It’s safe to say that the Revolution and Union already know each other quite well ahead of Tuesday’s U.S. Open Cup quarterfinal at PPL Park, which will kick off at 7 p.m.
The conference foes wrapped up their three-game regular-season series well before the halfway point of the MLS season, with the Union getting the better of the Revolution in a 3-1 win on June 28. The win also gave the Union the upper hand in the series, going 2-1-0 against the Revolution in 2014.
But the stakes will certainly be much different on Tuesday. With each side only three wins away from lifting the Dewar Challenge Trophy, here’s what to watch for when the Revolution and Union meet for the right to advance to the Open Cup semifinals.
More adjustments in store for Union? The last time the Revolution and Union met, the latter tweaked its lineup just enough to throw the former for a loop. With Maurice Edu positioned at center back, Amobi Okugo at holding midfielder and Cristian Maidana as the attacking midfielder, the Revolution might as well have been playing an entirely different opponent than the one they faced twice earlier this season. The changes allowed the Union to collect a rare road victory and served as a cautionary tale for the Revolution with Tuesday’s tilt on tap.
“I don’t see them changing their lineup too much,” Revolution coach Jay Heaps told the media on Monday. “I think maybe three or four players here or there, but in terms of what they’re doing, maybe a formation change. But we talked about it: The players are the same, whether they’re taking to their starting positions or not, that’s different.”
How many changes will Heaps make to his lineup? Tuesday’s game comes only four days after a long flight back from Utah and is the second of seven -- yes, seven -- contests the Revolution will play during the month of July. In other words, Heaps will have some serious tightrope walking to do when it comes to resting some while shaking the rust off others. With Saturday’s league game against Chicago to follow, expect Heaps to field a strong mix of starters with only three more tournament wins separating the Revolution from a second Open Cup championship.
A complete performance from start to finish ... and top to bottom. On paper, it sounds so simple: a complete performance will often yield a team three points. But incorporating that plan onto the pitch has been a tall task for the Revolution during league play over their last four games. When the defense steps up, the offense disappears, and vice versa. A strong first half gives way to a weak second stanza. A lethargic start forces a stronger finish. And so on. To get the best of the Union, the Revolution have to find the consistency that has eluded them in league action since late May.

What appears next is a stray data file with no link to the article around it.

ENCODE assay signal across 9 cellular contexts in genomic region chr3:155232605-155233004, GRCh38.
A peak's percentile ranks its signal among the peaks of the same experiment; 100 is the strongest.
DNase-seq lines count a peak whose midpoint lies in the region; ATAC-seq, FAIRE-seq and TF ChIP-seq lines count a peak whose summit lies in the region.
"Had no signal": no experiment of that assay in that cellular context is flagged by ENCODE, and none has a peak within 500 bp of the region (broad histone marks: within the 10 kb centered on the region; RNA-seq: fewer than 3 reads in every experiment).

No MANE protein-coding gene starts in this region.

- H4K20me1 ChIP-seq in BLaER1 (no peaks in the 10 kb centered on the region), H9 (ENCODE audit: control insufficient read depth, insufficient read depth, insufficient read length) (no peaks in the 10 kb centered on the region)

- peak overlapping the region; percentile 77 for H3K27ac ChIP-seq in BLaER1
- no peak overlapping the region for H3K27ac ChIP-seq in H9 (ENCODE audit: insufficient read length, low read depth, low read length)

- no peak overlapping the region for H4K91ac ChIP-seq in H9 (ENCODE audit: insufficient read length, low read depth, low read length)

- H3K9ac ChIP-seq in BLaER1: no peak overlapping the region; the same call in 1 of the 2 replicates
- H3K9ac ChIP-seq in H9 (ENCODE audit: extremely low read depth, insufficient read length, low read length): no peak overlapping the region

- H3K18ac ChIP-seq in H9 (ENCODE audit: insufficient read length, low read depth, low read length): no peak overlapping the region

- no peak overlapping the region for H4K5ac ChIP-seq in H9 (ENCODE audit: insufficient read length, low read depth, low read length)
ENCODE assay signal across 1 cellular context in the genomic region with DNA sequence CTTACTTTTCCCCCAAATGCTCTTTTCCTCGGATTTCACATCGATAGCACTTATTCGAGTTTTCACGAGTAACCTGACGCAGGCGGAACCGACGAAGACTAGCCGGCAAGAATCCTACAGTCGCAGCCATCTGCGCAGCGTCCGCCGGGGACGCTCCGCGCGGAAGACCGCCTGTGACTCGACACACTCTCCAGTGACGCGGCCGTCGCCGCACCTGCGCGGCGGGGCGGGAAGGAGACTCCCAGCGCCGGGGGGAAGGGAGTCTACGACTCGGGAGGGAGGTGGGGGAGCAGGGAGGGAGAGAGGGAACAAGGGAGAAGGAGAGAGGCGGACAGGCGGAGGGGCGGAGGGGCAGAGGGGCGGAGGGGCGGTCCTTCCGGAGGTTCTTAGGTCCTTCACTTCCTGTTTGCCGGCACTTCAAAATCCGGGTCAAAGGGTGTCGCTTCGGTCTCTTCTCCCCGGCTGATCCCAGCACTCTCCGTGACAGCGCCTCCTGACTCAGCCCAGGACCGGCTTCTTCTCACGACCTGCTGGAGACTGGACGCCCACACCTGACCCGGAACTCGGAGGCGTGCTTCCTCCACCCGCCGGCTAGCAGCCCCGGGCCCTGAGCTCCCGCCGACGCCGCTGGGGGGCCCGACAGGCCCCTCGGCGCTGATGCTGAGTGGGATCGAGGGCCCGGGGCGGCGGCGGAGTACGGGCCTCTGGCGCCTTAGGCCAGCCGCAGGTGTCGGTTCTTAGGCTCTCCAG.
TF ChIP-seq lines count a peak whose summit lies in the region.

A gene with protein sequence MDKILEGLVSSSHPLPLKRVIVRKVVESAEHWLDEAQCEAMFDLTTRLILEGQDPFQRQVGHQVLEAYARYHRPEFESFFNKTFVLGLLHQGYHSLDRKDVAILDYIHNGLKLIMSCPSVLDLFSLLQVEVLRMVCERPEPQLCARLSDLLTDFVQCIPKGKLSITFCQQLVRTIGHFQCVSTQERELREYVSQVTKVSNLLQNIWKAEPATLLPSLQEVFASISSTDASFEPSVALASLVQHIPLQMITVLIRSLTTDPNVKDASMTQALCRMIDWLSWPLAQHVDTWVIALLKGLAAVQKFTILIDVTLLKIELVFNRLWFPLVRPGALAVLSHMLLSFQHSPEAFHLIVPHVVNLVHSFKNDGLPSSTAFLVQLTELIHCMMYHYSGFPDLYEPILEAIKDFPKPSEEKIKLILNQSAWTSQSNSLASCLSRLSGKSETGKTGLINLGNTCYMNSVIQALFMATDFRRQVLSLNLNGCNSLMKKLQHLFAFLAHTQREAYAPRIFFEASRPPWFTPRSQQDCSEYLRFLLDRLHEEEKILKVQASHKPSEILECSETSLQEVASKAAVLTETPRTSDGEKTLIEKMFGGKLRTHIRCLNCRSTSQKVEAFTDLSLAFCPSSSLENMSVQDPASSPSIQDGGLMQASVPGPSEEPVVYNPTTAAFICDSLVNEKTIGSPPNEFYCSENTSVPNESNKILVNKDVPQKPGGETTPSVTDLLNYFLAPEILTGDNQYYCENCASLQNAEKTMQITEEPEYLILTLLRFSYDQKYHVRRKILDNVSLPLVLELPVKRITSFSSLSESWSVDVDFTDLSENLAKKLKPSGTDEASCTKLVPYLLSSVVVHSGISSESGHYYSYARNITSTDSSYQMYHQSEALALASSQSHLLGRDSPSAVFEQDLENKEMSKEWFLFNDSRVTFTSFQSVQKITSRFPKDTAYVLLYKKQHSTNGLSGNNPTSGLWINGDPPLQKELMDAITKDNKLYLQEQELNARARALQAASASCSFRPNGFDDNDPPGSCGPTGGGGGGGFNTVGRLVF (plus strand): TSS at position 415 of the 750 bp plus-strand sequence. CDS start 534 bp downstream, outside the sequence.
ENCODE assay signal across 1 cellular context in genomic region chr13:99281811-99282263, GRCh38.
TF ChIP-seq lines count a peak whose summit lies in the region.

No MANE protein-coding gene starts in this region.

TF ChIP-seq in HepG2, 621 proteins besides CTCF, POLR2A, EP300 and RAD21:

“We’re hoping that guys like Brad Knighton, guys like Jose (Goncalves) and A.J. (Soares) and whoever’s playing in the backline (will) help us out a little bit and give us that little bit of sturdiness," Revolution midfielder Kelyn Rowe told reporters Monday. “And obviously the guys up front have to perform as well, so it’s a whole team thing.”
Can Rowe keep sizzling on Open Cup play? Speaking of performing, no one on the Revolution roster is hotter in Open Cup action than Rowe, who has collected seven goals in his last six tournament matches. His last strike proved to be the game-winner in last month’s 2-1 fifth-round win over Rochester. With the third-year midfielder in the middle of an impressive scoring run, you can bet that the offense will revolve around opening room for Rowe and getting him as many chances as possible. After all, why change what’s worked so well?
Payback on the Revolution’s mind. If there’s one thing that won’t be in short supply for the local XI when they step onto the pitch at PPL Park, it’s motivation. Less than two weeks ago, the Union handed the Revolution a humbling home loss. What’s worse, the 3-1 defeat came right after a three-week break in league action due to the World Cup, which should have afforded the hosts plenty of time to prepare and ready themselves for the slumping Union. While the focus will remain on the present, rest assured that the not-so-distant past has crossed the minds of some with Tuesday’s rematch on tap.
“I think the fact that they did come in and beat us here at home after the break was a big eye-opener for us,” Rowe said. “I think that, no matter what team they put out there, we want to get a result, and obviously a positive one to get that payback from when they were here.”